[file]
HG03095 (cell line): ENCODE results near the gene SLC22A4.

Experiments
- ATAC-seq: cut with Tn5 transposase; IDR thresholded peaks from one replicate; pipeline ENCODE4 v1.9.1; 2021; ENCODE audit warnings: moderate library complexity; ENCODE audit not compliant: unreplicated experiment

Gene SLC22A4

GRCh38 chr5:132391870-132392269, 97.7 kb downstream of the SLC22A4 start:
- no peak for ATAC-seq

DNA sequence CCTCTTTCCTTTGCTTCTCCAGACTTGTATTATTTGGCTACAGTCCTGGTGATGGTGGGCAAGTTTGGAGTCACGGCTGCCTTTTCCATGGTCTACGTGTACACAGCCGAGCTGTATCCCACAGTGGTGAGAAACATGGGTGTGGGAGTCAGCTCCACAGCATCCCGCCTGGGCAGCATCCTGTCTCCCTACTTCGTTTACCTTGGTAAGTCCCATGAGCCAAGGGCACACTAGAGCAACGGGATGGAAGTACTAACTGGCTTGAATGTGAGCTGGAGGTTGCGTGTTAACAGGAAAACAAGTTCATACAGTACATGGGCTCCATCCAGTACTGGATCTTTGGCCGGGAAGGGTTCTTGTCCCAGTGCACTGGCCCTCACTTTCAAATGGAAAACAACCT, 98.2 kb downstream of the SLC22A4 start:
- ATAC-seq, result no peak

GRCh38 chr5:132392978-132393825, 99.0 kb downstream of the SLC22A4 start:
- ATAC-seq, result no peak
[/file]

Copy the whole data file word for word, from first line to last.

HG03095 (cell line): ENCODE results near the gene SLC22A4.

Experiments
- ATAC-seq: cut with Tn5 transposase; IDR thresholded peaks from one replicate; pipeline ENCODE4 v1.9.1; 2021; ENCODE audit warnings: moderate library complexity; ENCODE audit not compliant: unreplicated experiment

Gene SLC22A4

GRCh38 chr5:132391870-132392269, 97.7 kb downstream of the SLC22A4 start:
- no peak for ATAC-seq

DNA sequence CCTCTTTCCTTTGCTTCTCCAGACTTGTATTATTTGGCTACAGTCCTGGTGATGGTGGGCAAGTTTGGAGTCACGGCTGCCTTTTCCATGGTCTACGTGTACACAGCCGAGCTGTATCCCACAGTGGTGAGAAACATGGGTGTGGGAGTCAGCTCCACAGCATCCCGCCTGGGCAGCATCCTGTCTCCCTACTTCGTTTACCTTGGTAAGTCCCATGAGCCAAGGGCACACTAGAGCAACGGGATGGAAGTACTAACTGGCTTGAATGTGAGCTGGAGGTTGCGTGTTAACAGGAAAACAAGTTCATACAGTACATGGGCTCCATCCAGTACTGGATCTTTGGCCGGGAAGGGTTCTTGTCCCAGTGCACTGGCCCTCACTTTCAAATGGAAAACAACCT, 98.2 kb downstream of the SLC22A4 start:
- ATAC-seq, result no peak

GRCh38 chr5:132392978-132393825, 99.0 kb downstream of the SLC22A4 start:
- ATAC-seq, result no peak